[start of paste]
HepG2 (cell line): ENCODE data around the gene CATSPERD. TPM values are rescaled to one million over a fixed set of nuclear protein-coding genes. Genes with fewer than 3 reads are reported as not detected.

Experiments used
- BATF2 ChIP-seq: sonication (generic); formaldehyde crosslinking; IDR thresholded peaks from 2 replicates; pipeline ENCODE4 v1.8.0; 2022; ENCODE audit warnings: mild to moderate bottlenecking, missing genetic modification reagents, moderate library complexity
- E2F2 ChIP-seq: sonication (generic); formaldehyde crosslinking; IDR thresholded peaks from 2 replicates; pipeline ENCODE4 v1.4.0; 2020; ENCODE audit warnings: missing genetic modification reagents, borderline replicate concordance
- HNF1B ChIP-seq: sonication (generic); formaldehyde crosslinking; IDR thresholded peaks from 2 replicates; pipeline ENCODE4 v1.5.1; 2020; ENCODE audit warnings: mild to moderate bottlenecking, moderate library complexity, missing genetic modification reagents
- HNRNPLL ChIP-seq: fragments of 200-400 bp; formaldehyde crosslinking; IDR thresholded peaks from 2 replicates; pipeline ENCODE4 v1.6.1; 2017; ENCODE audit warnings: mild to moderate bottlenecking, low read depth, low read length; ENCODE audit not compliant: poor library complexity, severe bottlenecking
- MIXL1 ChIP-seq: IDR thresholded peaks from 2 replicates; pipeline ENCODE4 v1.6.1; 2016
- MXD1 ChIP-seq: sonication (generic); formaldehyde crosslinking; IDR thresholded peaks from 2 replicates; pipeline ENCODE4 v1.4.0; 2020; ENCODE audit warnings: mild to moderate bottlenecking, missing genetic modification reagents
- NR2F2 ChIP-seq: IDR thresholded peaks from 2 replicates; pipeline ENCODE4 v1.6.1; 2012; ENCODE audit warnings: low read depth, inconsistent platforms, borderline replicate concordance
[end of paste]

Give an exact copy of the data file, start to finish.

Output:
HepG2 (cell line): ENCODE data around the gene CATSPERD. TPM values are rescaled to one million over a fixed set of nuclear protein-coding genes. Genes with fewer than 3 reads are reported as not detected.

Experiments used
- BATF2 ChIP-seq: sonication (generic); formaldehyde crosslinking; IDR thresholded peaks from 2 replicates; pipeline ENCODE4 v1.8.0; 2022; ENCODE audit warnings: mild to moderate bottlenecking, missing genetic modification reagents, moderate library complexity
- E2F2 ChIP-seq: sonication (generic); formaldehyde crosslinking; IDR thresholded peaks from 2 replicates; pipeline ENCODE4 v1.4.0; 2020; ENCODE audit warnings: missing genetic modification reagents, borderline replicate concordance
- HNF1B ChIP-seq: sonication (generic); formaldehyde crosslinking; IDR thresholded peaks from 2 replicates; pipeline ENCODE4 v1.5.1; 2020; ENCODE audit warnings: mild to moderate bottlenecking, moderate library complexity, missing genetic modification reagents
- HNRNPLL ChIP-seq: fragments of 200-400 bp; formaldehyde crosslinking; IDR thresholded peaks from 2 replicates; pipeline ENCODE4 v1.6.1; 2017; ENCODE audit warnings: mild to moderate bottlenecking, low read depth, low read length; ENCODE audit not compliant: poor library complexity, severe bottlenecking
- MIXL1 ChIP-seq: IDR thresholded peaks from 2 replicates; pipeline ENCODE4 v1.6.1; 2016
- MXD1 ChIP-seq: sonication (generic); formaldehyde crosslinking; IDR thresholded peaks from 2 replicates; pipeline ENCODE4 v1.4.0; 2020; ENCODE audit warnings: mild to moderate bottlenecking, missing genetic modification reagents
- NR2F2 ChIP-seq: IDR thresholded peaks from 2 replicates; pipeline ENCODE4 v1.6.1; 2012; ENCODE audit warnings: low read depth, inconsistent platforms, borderline replicate concordance